Turn the lights off when

I’m finally putting together the second Kochi jacket I cut from an old dress. Nani Iro double gauze. Cotton. Lovely.

My gran’s old machine. It has been so good to me.

I’ve had these pieces sitting for months, but no motivation to complete the work. That’s hard to admit. I hate when I do that.

I had plenty of fabric from the dress I disassembled to do this jacket, but the pieces were awkwardly shaped for the use I had in mind, so I ended up piecing together smaller bits for the collar and sleeves. I decided to make it a feature by using neon top stitching. I always like the way that looks on fabric as resolutely neutral as this is.

Anyway, I’ll be up late with this one, I think. I really want it done.

Anti-gloominess measures, a.m. version

(My writing is poor; apologies if it’s poor enough to be incorrect. Unfortunately, I don’t even know if that’s the case! But I am trying.)

The dark, rainy days are keeping me in. Every time I try to go out and get some exercise, another downpour begins. I tried making the best of the rain, but here’s the thing: I didn’t want to, and it showed.

The sky is gloomy. I am antsy which means I am gloomy, too. Hello, July, please try to be less damp.

Update: it just happened again.

Everywhere I was

I began taking photographs to remember when I saw things I wanted to try to draw later. Because of this, my phone is full of photos that maybe don’t make sense, but which represent something to me which was, at the time, transcendent. A color, a particular tenderness in the way a plant was situated, or maybe a habit of growth I found appealing.

The hanging heads of these grasses get me every time.

As time went on, I wanted more to capture feelings of a place, not just small details for later use.

This is my favorite photo. No one else likes it.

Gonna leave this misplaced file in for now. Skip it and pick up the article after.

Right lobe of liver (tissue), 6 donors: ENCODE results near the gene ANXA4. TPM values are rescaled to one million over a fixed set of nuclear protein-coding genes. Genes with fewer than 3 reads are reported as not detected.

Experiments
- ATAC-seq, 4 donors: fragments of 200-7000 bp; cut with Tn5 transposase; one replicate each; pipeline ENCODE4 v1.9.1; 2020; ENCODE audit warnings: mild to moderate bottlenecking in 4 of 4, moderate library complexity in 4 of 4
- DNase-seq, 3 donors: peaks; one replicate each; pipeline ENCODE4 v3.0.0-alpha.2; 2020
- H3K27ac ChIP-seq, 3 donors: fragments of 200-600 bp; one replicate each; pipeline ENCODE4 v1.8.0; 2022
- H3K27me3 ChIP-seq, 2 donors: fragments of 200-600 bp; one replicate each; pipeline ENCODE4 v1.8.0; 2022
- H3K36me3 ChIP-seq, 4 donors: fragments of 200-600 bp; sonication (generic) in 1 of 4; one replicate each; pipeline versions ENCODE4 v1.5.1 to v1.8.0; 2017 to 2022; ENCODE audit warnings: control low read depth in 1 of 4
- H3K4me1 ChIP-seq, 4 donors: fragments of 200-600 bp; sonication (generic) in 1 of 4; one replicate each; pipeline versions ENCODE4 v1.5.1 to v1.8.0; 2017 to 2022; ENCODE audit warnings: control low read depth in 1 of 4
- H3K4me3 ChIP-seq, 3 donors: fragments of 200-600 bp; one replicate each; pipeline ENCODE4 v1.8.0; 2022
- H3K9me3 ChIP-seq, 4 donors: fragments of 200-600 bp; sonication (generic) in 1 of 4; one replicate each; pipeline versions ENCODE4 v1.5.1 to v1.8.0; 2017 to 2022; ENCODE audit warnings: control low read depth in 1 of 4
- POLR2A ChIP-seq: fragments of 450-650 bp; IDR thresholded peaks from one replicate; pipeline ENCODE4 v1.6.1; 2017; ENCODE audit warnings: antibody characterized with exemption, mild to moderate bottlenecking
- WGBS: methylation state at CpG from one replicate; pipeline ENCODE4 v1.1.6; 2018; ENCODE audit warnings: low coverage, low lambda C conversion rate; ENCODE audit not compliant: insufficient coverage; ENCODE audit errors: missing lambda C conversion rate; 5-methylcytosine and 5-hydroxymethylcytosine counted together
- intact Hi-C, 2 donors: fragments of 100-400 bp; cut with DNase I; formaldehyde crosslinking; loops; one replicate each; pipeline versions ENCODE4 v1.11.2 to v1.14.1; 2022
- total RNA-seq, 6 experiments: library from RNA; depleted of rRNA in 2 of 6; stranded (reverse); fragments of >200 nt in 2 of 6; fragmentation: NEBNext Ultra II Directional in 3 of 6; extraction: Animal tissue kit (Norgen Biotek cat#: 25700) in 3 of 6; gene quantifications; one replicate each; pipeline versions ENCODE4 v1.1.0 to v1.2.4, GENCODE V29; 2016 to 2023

I’ve never been into trying to capture memorable moments. I have a few snaps of birthdays and events which I’ve taken out of a vague sense that it’s my job, but mostly I forget because I’m busy kind of, well, living it.

It seems, though, that photos of feelings and little details can be as evocative for me as those of a person or an event. They’re a catalog of my minutes, and far more meaningful to me than I expected they would be when I took them.

Midsummer weekend

I had the trails to myself. It was just what I needed.

The air was heavy and almost oppressively hot. It helps. It’s the objective overwhelming of the senses which kind of scrambles signals and can produce a different state of mind.

On this occasion, I became completely absorbed in a train of thought I’d been trying to follow for days. Weeks? No matter, suddenly it was effortless and so, so pleasurable. A good way to celebrate longest days.

Something crushed and sweet

Broken, they release information, a scent: pungent, ephemeral, with the sickly sweetness of death.

Art is an attempt to transform death—of a feeling, a thought, a moment, an entire landscape, relationship, yourself as you were just now. Now, what dies every minute. Our art holds on. To.

Once, it was like that.

Square 1

There is nothing quite like a never-ending crocheted granny square for comfort. It comforts me to make it, and it comforts me to wear it. Here’s one I finished a few years ago.

This is the first one I made from nice yarn. It’s all Madelinetosh Tosh Merino Light in various shades I had left over from other projects. The only exception is the scalloped edge, which I made from Madelinetosh Prairie, a lace weight yarn, also left over from another project.

This is large, as shawls go, I think about 52” square. I fold it into a triangle and start draping. When I’m done, usually I don’t need a coat. It’s 100% merino wool, so it’s pretty warm.

My idea for the color scheme was to do colors I see outside in early spring. I like how it turned out.